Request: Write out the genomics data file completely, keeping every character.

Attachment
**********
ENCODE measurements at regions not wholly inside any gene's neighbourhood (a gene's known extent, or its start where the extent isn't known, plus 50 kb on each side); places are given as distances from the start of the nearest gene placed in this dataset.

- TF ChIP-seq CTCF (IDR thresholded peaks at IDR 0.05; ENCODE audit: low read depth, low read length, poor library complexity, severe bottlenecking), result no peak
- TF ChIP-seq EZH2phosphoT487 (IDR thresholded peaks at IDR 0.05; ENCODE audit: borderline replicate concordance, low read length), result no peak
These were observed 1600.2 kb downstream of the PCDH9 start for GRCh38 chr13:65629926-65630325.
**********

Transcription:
ENCODE measurements at regions not wholly inside any gene's neighbourhood (a gene's known extent, or its start where the extent isn't known, plus 50 kb on each side); places are given as distances from the start of the nearest gene placed in this dataset.

- TF ChIP-seq CTCF (IDR thresholded peaks at IDR 0.05; ENCODE audit: low read depth, low read length, poor library complexity, severe bottlenecking), result no peak
- TF ChIP-seq EZH2phosphoT487 (IDR thresholded peaks at IDR 0.05; ENCODE audit: borderline replicate concordance, low read length), result no peak
These were observed 1600.2 kb downstream of the PCDH9 start for GRCh38 chr13:65629926-65630325.